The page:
This may give MORE of the austerity he desires; you could pitch it that way. You were "invited" to give questions (suggestions?)

    Well, if this doesn't work at least you will have lots of time to rehearse for a musical feast at Easter! (and lots of time to pray for his replacement!)

  • chonakchonak
    Posts: 8,686
    Here's a reference for Liam's point:

    The rubric on p. 697 of the Roman Missal tells the priest to raise the host "slightly" ("parum") before reciting the prayer of consecration; and then he shows ("ostendit") the consecrated host to the people.

    Now, if the priest were offering Mass versus Deum, then showing the Host to the people would imply raising it high; but if he is celebrating versus populum, then the more modest elevation complies with the rubric. There's not much point in complaining about that.

    Bp. Elliott's Ceremonies of the Modern Roman Rite (#301) recommends that the elevation be done in an unhurried manner, and above eye-level.
    Thanked by 2Liam Ben Yanke
  • One more beneficiary of the Donatist controversy!
    How do they get ordained?
    What bishop who loved his flock would foist such a man off on them?
    Thanked by 1CCooze
  • Liam
    Posts: 4,355
    My only point being that that thing is not an outright abuse the way the other things are.
  • I don't get just leaving out whole sections of music.

    When Lent comes around this is what I do:

    - Use Lenten Hymns
    - Organ registration is reduced ie no reeds or upperwork (sometimes manuals only)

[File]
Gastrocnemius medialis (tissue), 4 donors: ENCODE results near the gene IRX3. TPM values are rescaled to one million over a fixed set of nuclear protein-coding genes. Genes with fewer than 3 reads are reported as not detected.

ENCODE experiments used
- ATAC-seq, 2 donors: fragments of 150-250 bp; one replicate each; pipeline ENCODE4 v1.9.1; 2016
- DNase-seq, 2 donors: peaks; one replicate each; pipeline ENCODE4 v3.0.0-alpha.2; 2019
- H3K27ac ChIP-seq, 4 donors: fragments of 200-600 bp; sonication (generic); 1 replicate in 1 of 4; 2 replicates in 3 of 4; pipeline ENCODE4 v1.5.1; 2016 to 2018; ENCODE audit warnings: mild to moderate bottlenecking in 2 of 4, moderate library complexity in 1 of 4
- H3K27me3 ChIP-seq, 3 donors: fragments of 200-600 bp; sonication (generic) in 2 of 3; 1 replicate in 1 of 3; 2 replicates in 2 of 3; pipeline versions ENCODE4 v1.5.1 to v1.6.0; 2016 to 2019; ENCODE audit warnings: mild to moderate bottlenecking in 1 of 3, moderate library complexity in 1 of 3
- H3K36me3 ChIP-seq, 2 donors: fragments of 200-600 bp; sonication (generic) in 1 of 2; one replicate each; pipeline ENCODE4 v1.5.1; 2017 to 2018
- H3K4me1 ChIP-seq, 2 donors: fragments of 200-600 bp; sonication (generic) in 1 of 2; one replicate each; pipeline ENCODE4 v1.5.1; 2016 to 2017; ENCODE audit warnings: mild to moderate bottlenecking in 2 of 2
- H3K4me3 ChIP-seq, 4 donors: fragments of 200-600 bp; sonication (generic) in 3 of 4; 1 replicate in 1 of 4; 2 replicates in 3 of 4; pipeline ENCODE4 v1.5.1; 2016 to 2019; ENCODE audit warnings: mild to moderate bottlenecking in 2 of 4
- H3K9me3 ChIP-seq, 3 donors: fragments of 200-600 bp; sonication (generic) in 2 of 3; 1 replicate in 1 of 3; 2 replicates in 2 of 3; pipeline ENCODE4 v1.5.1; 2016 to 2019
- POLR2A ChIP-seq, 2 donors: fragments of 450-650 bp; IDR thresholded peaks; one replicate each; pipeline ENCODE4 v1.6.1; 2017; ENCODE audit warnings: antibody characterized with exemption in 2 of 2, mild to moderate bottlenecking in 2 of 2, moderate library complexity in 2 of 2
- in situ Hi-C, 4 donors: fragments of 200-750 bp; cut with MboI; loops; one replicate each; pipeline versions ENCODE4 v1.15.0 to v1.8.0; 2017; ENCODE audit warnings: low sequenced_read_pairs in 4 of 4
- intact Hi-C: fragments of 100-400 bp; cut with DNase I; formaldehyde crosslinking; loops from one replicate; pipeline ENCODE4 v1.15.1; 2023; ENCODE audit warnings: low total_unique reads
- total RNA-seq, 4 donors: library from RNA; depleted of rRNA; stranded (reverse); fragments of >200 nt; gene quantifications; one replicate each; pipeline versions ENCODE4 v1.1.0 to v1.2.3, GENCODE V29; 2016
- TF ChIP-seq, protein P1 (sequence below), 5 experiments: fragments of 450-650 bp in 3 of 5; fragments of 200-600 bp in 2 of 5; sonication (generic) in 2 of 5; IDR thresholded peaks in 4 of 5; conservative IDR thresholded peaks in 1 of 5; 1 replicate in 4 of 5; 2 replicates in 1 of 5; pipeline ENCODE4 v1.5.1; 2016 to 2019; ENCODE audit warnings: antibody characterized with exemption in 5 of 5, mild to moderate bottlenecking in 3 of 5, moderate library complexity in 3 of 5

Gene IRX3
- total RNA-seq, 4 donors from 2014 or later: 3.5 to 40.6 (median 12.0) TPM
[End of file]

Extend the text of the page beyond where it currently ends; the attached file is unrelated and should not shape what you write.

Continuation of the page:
- Alternate Mass Setting - Chant Mass or one in a minor/modal key
    - The Chanting of the Our Father is done a cappella
    - Ash Wednesday - silent recessional (no recessional hymn or postlude)
    - First Sunday of Lent - silent recessional (no recessional hymn or postlude)
    - Palm Sunday - silent recessional (no recessional hymn or postlude)
    - Some Responsorial Psalms are sung without organ accompaniment
    - A cappella Lenten Gospel Acclamations

    On Laetare Sunday, I use the organ a little more
  • CharlesW
    Posts: 11,216
    I will do the usual for Lent - accompany singing with no reed stops, and play no instrumentals. On "pink" Sunday, I will play some Lenten organ chorale preludes by Reger and others of note.
    Thanked by 2Salieri Spriggo
  • CHGiffenCHGiffen
    Posts: 4,681
    I might ask your priest if this would entitle me to a six-weekend paid vacation...with a straight face.
  • JulieCollJulieColl
    Posts: 2,454
    Somehow I thought St. Augustine's tortured reflections on sacred music might fit into this discussion:

    St. Augustine's Confessions, Book 10, Chapter 33:

    "I used to be much more fascinated by the pleasures of sound than the pleasures of smell. I was enthralled by them, but you broke my bonds and set me free. I admit that I still find some enjoyment in the music of hymns, which are alive with your praises, when I hear them sung by well-trained melodious voices. But I do not enjoy it so much that I cannot tear myself away. I can leave it when I wish. But if I am not to turn a deaf ear to music, which is the setting for the words which give it life, I must allow it a position of some honor in my heart, and I find it difficult to assign it to its proper place. For sometimes I feel that I treat it with more honor than it deserves. I realize that when they are sung these sacred words stir my mind to greater religious fervor and kindle in me a more ardent form of piety than they would if they were not sung; and I also know that there are particular modes in song and the voice, corresponding to my various emotions and able to stimulate them because of some mysterious relationship between the two. But I ought not to allow my mind to be paralysed by the gratification of my senses, which often leads it astray. For the senses are not content to take second place. Simply because I allow them their due, as adjuncts to reason, they attempt to take precedence and forge ahead of it, with the result that I sometimes sin in this way but am not aware of it until later.